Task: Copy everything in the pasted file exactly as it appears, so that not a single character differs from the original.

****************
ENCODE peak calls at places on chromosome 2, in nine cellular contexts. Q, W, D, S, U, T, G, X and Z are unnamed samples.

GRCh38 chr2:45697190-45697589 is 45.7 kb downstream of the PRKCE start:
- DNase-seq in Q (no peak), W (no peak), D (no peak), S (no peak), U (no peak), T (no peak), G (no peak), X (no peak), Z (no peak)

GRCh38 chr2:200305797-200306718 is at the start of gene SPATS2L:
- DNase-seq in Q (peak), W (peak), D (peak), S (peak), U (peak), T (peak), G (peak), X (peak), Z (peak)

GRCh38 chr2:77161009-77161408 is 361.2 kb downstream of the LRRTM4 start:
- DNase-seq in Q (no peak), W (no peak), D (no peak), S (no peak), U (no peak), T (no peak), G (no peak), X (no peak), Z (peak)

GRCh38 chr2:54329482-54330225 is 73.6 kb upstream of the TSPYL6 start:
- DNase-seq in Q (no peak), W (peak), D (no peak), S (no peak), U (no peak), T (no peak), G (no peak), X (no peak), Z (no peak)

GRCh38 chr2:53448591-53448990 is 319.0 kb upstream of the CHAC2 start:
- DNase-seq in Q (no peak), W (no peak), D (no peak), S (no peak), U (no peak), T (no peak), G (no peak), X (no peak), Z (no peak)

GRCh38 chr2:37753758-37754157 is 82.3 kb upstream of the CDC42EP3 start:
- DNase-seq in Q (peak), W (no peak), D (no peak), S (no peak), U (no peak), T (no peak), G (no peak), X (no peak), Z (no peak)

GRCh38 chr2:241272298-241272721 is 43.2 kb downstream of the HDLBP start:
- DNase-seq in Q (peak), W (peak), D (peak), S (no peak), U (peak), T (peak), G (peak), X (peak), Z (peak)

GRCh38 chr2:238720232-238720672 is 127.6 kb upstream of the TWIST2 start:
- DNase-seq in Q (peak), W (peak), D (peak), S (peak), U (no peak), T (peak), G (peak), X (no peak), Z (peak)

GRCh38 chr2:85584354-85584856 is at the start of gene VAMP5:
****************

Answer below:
ENCODE peak calls at places on chromosome 2, in nine cellular contexts. Q, W, D, S, U, T, G, X and Z are unnamed samples.

GRCh38 chr2:45697190-45697589 is 45.7 kb downstream of the PRKCE start:
- DNase-seq in Q (no peak), W (no peak), D (no peak), S (no peak), U (no peak), T (no peak), G (no peak), X (no peak), Z (no peak)

GRCh38 chr2:200305797-200306718 is at the start of gene SPATS2L:
- DNase-seq in Q (peak), W (peak), D (peak), S (peak), U (peak), T (peak), G (peak), X (peak), Z (peak)

GRCh38 chr2:77161009-77161408 is 361.2 kb downstream of the LRRTM4 start:
- DNase-seq in Q (no peak), W (no peak), D (no peak), S (no peak), U (no peak), T (no peak), G (no peak), X (no peak), Z (peak)

GRCh38 chr2:54329482-54330225 is 73.6 kb upstream of the TSPYL6 start:
- DNase-seq in Q (no peak), W (peak), D (no peak), S (no peak), U (no peak), T (no peak), G (no peak), X (no peak), Z (no peak)

GRCh38 chr2:53448591-53448990 is 319.0 kb upstream of the CHAC2 start:
- DNase-seq in Q (no peak), W (no peak), D (no peak), S (no peak), U (no peak), T (no peak), G (no peak), X (no peak), Z (no peak)

GRCh38 chr2:37753758-37754157 is 82.3 kb upstream of the CDC42EP3 start:
- DNase-seq in Q (peak), W (no peak), D (no peak), S (no peak), U (no peak), T (no peak), G (no peak), X (no peak), Z (no peak)

GRCh38 chr2:241272298-241272721 is 43.2 kb downstream of the HDLBP start:
- DNase-seq in Q (peak), W (peak), D (peak), S (no peak), U (peak), T (peak), G (peak), X (peak), Z (peak)

GRCh38 chr2:238720232-238720672 is 127.6 kb upstream of the TWIST2 start:
- DNase-seq in Q (peak), W (peak), D (peak), S (peak), U (no peak), T (peak), G (peak), X (no peak), Z (peak)

GRCh38 chr2:85584354-85584856 is at the start of gene VAMP5: